I started reading Geovani Martins’s The Sun on my Head in English, but within minutes I was sending emails, trying to get hold of a copy in the original Portuguese. Not because I found Julia Sanches’s translation faulty, but out of a burning curiosity. The prose was absolutely mad — Brazilian slang words I wasn’t familiar with, alongside what looked like 1950s AAVE, hybrid Portuguese-English swearing, and phrases that felt endearingly close to the ones I heard at school in London in the 2000s (‘[n]ervous and embarrassed, I felt like a real space cadet for wanting to drop acid at two in the afternoon’). Eventually, I read the two editions side by side, quickly and in awe.
The Sun on My Head is a collection of thirteen ‘contos’ (stories or tales) which tell the stories of a loose cluster of men living in the periphery, or favelas, of Rio de Janeiro. The contos move between the first and third person, using the past and the present tense; every page of the book is deftly, defiantly, joyfully oral. You feel you are being spoken to directly to by these various men in various states of inebriation. They appear in all stages of life: as children in ‘Bathroom Blonde’ and ‘The Mystery of the Vila’, in old age in ‘The Blind Man’, but most often as young adults on the cusp of something.
Everything happens and nothing happens: bodies are disposed of, women seduce and help kill cops, people work shit jobs for shit pay, and get high with their friends. Martins documents lives lived in proximity to death, masculinity forced to construct itself in the tight spaces between the armed military police and armed drug dealers, and the euphoria that comes from feeling both freedom and danger at the same time. The book is full of the humiliation and alienation of work (particularly brilliant in ‘TGIF’, which as the acronym suggests, takes place on a Friday when the narrator has finished work and gets paid). Although the stories tend to focus on the lives of men, Martins is more courageous than the male writers who have chronicled this world before him: he documents machismo, and the people that it hurts, without trading in it.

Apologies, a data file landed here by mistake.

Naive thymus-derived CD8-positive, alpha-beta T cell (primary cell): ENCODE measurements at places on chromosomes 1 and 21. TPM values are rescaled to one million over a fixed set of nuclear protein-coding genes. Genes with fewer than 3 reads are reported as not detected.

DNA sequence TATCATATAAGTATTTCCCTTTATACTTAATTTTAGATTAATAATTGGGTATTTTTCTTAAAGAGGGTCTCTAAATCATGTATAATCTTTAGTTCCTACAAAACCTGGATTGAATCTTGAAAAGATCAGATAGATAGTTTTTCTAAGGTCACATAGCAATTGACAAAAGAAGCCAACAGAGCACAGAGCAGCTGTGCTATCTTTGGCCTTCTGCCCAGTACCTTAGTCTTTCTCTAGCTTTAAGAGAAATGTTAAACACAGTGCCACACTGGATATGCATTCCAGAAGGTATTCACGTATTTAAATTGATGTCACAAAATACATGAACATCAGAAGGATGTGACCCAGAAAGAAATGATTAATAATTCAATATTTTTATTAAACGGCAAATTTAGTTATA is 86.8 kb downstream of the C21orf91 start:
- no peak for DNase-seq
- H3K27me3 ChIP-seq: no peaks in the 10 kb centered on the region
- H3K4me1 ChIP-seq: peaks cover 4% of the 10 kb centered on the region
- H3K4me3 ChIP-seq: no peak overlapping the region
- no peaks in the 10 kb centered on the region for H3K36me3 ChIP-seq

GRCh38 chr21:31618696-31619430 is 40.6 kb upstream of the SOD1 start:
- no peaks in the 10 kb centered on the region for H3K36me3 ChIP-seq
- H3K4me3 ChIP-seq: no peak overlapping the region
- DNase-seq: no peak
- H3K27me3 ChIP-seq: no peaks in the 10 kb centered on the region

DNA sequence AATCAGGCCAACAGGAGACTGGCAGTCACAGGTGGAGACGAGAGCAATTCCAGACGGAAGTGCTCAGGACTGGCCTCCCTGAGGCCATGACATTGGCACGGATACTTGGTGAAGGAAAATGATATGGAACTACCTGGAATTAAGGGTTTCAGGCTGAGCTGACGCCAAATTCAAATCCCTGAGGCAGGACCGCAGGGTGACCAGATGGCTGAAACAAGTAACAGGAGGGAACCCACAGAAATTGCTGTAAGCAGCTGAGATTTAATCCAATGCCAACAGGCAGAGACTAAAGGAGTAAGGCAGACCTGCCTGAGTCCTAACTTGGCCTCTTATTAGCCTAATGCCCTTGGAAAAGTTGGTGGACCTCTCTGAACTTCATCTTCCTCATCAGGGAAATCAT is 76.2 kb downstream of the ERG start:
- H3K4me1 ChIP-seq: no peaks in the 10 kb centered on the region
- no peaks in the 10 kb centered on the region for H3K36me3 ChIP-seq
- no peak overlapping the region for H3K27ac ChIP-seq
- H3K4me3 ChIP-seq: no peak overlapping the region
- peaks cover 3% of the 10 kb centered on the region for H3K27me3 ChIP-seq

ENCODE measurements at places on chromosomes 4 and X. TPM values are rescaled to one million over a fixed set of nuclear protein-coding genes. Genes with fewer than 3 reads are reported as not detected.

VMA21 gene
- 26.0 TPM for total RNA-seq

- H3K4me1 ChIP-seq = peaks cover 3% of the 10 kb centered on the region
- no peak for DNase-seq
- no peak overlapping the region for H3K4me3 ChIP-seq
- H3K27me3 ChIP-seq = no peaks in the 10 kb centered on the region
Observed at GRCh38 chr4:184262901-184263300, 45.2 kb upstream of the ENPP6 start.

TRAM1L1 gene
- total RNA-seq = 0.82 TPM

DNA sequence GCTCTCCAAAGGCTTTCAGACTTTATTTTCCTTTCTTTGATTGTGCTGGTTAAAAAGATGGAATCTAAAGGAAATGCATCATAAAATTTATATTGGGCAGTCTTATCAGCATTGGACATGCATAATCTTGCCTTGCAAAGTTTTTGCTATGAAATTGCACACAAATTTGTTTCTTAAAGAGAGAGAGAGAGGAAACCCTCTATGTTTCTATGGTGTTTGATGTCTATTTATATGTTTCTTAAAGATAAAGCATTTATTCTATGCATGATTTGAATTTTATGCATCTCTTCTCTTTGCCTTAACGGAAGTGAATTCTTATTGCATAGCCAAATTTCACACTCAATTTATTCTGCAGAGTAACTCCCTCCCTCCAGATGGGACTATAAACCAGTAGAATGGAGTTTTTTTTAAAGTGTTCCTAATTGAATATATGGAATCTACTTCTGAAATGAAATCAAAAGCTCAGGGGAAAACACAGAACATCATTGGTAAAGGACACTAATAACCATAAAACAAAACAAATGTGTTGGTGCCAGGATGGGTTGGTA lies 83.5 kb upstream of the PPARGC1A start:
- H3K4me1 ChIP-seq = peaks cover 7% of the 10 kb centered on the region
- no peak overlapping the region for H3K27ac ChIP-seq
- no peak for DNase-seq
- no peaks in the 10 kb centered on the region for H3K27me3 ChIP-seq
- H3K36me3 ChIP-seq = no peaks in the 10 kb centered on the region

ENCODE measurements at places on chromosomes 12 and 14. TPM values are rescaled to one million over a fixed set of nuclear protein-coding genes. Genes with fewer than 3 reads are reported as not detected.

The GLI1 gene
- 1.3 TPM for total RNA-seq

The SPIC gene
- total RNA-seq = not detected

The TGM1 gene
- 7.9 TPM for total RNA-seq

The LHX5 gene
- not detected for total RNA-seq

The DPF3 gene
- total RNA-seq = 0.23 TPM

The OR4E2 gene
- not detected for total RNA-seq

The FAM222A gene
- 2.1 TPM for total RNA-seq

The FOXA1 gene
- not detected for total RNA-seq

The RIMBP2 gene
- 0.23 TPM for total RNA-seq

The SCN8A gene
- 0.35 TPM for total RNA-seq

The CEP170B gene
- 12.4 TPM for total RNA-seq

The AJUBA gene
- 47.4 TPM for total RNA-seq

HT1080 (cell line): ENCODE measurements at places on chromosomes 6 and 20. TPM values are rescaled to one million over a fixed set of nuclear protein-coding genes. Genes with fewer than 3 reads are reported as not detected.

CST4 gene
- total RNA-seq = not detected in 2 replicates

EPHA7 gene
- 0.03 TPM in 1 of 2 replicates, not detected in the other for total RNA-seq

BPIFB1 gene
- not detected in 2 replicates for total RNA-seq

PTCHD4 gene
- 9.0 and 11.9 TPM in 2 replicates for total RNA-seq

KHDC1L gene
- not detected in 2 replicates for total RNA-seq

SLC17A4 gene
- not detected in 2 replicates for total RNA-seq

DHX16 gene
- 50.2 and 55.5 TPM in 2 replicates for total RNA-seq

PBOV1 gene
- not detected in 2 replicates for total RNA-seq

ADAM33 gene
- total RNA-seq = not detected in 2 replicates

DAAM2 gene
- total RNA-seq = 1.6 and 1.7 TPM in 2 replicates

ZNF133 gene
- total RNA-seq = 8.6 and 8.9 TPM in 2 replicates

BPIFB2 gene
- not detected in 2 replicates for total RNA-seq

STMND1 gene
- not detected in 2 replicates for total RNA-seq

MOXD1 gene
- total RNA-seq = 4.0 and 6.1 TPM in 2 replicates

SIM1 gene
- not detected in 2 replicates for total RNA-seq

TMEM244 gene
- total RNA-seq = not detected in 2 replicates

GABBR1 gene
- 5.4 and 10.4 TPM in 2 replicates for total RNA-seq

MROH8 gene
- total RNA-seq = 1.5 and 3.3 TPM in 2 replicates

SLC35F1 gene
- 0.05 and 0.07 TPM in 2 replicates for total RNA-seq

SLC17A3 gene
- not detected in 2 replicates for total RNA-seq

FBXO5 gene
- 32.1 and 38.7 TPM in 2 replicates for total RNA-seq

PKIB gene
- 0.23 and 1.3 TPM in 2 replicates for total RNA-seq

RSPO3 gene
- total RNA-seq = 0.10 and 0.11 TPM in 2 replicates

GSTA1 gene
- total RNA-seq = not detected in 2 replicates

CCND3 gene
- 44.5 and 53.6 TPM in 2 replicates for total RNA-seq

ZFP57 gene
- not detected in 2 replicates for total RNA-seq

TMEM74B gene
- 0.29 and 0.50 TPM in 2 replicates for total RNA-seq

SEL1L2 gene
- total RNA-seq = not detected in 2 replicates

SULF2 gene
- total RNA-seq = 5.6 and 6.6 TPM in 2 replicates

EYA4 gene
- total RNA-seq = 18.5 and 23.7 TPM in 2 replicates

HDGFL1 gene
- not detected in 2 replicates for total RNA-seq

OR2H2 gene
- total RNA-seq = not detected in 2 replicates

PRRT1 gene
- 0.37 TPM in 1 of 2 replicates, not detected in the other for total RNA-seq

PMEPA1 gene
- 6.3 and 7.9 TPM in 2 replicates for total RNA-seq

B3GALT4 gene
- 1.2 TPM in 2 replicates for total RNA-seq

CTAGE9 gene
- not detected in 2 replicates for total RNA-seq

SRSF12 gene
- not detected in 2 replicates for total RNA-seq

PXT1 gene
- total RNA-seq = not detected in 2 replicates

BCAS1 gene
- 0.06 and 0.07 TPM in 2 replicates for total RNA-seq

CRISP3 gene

At some points, a whole life passes by in a few pages; at others, we are held, close and still, in the action of a few minutes. Martins’ depiction of events in real time recreates, on the one hand, hilariously relatable moments – like the contorting social paranoia that descends when you’ve smoked too much weed – and, on the other, terrorising experiences specific to the favelas of Rio. In this speeding up and slowing down time, his narrators give us a glimpse of their lives. For me, this is the very best of the short story form, born of the winding Latin American way of telling life stories that I grew up with.
Sanches’s extraordinary, reeling, translation is a patchwork creation, drawing from disparate Englishes — and Portuguese — to create an entirely new linguistic texture. She makes no attempt to ‘domesticate’ Martins’s text, or disguise its translatedness. At first, it felt strange to me, having grown up in London, to read familiar Brazilian words rendered in US English (‘mom’, ‘motherfucker’, and so on). But by retaining Martins’s slang-filled Portuguese and refusing to sit neatly within any single dialect of English, Sanches’s translation is courageous. Together, Martins and Sanches force the reader to acclimatise to Martins’ characters (to feel the sun on their heads), not the other way around. Invoking the old metaphor of translation as travel, the reader must go to this text. But not to leer voyeuristically, as tourists, at Latin American experiences of poverty and violence and drugs. That’s not what The Sun on My Head is about.